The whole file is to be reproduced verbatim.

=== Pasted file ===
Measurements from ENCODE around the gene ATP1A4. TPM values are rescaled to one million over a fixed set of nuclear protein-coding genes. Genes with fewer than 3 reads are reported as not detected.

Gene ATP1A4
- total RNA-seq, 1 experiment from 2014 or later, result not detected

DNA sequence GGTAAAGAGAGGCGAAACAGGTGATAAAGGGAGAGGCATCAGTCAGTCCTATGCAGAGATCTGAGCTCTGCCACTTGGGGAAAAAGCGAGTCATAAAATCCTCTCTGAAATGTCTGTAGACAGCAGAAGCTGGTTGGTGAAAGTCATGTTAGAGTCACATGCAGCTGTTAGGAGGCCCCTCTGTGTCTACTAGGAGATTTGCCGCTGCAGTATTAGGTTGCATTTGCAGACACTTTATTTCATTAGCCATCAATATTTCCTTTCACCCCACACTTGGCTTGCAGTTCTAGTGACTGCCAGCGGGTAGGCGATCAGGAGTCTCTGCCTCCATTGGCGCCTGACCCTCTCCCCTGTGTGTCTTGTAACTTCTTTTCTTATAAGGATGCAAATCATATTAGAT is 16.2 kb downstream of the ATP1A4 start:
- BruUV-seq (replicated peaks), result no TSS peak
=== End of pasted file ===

Measurements from ENCODE around the gene ATP1A4. TPM values are rescaled to one million over a fixed set of nuclear protein-coding genes. Genes with fewer than 3 reads are reported as not detected.

Gene ATP1A4
- total RNA-seq, 1 experiment from 2014 or later, result not detected

DNA sequence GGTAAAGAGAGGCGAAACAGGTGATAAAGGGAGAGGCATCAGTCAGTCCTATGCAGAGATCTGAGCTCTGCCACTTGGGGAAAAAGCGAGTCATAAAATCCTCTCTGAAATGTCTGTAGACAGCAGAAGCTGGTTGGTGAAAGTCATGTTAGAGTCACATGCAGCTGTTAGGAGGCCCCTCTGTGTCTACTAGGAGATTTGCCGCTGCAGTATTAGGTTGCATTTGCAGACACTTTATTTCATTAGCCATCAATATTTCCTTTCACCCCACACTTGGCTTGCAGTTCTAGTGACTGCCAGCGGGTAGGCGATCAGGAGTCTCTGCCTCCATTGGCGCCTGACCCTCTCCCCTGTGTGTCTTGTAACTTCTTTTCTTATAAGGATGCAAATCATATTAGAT is 16.2 kb downstream of the ATP1A4 start:
- BruUV-seq (replicated peaks), result no TSS peak